Camouflaging rifles used to be problematic. After degreasing the rifle, a base coat of paint had to be applied with a spray can or airbrush. The base coat was followed by additional coats of different colors to eventually create the camo pattern. If you wanted a really nice job you could carefully mask areas of the gun with masking tape before spraying, or you could just “free hand” with a spray can over and over again until it either looked right or became a dripping, sticky mess. Guess which method I usually did? Paint laid on too thick starts chipping and peeling, and cleaning solvents eat through it quickly. It can gum up controls such as safeties and magazine release buttons. Doing the job right is time intensive and there is a lot of trial and error.
Now there’s a better way. You can camouflage your entire rifle by dunking it in your bathtub, using a process known as hydrographics. The heart of it is a sheet of film that looks like Christmas wrapping paper, in a camouflage pattern (as an official redneck I just repeated myself there). One side of the film is water soluble, and the film is placed in a tub of water with that side down. The film floats on the water until the other side of it is sprayed with an activator (think hairspray), which dissolves the top side of the film and makes it super sticky. Now the dissolved film is floating suspended on the top of the water, like motor oil. Slowly dunking your rifle into the water wraps the film around it, coating the entire thing in the camo pattern immediately. After giving it a bit of a stir to let any loose bits of film fall away, the rifle is carefully removed from the water, making sure not to touch any remaining film on the way out. Then the rifle is sprayed down with a clearcoat to help add some scratch resistance to the camo pattern coating. All done! The coating is durable enough to help protect the metal parts underneath it from rust, but also thin enough to not fill up the slots in screws or limit the travel of important pins and detents. It has proven to be very resistant to gun cleaning solvents, scratches and abrasions—resistant enough that dipped rifles are starting to be offered straight from high quality manufacturers.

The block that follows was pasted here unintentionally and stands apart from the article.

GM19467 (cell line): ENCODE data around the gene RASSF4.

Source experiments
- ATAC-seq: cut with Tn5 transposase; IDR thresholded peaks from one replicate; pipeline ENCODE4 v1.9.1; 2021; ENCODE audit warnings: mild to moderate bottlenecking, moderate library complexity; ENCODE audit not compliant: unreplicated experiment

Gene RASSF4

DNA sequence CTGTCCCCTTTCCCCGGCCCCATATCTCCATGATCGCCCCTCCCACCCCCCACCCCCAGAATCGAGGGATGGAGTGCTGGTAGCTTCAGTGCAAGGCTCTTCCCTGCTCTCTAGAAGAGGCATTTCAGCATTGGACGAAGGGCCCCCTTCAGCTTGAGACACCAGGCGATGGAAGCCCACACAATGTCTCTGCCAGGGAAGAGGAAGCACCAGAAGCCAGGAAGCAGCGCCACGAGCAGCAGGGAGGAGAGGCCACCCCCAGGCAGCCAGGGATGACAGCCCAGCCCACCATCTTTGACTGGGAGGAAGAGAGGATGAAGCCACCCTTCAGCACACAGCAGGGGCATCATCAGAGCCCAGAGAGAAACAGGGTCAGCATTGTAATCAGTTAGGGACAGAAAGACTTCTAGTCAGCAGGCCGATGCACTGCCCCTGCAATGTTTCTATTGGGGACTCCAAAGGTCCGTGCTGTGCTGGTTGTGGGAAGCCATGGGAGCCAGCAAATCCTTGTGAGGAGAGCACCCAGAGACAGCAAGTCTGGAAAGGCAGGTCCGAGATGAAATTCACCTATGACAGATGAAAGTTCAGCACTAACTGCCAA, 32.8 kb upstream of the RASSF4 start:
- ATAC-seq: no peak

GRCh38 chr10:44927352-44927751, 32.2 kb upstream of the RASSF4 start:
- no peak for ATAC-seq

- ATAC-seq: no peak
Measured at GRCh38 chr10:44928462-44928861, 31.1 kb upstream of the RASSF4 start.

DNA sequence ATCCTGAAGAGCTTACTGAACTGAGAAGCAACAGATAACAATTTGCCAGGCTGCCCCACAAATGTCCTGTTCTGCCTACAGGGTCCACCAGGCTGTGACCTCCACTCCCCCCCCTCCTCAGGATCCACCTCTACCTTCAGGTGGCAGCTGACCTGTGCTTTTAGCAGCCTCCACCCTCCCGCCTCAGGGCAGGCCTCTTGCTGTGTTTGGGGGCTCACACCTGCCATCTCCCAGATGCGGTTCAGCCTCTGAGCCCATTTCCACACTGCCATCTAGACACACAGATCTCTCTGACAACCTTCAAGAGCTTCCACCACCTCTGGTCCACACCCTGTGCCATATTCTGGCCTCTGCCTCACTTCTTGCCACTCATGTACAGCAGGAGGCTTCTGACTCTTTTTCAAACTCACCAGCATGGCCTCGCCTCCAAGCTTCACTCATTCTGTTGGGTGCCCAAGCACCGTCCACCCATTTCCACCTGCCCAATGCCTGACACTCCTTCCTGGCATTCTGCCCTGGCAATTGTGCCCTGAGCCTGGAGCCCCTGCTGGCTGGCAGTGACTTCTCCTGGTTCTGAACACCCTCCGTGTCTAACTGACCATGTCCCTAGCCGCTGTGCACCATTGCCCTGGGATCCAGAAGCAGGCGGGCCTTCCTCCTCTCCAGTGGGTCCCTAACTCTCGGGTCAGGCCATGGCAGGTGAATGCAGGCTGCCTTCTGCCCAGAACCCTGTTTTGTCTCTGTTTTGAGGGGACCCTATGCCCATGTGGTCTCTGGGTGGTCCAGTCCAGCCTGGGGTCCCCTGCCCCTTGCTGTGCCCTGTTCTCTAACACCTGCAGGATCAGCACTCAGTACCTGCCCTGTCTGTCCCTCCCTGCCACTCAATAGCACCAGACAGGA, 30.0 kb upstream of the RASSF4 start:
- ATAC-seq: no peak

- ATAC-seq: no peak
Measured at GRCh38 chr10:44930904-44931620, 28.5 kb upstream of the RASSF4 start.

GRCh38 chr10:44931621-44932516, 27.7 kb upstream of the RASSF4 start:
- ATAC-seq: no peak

Dozens of companies specializing in hydrographics have sprung up in the past couple of years, and the results obtained by professionals who get in a lot of practice with the process are going to be of the highest quality. For do-it-yourselfers like me, companies are now selling kits with everything you need to try dipping on your own. New hydrographic film patterns are being created all the time, so competition shooters have been using it to put flaming skulls and other crazy designs on their brightly colored custom guns. Of course, firearms aren’t the only items being coated either. Anything that can be safely immersed in water, and which the film will stick to, can be coated. The process is being used by the custom car industry to give car dashboards and other parts the look of being made with exotic wood or carbon fiber.
Of course, a lot of shooters will always prefer the classic look of blued metal and a checkered wood stock. To some, the AR-15 will always be “the black rifle.” But we all like to customize our guns sometimes, and hydrographic dipping allows you to personalize your firearm in a vivid way, without having to mess with paint at all!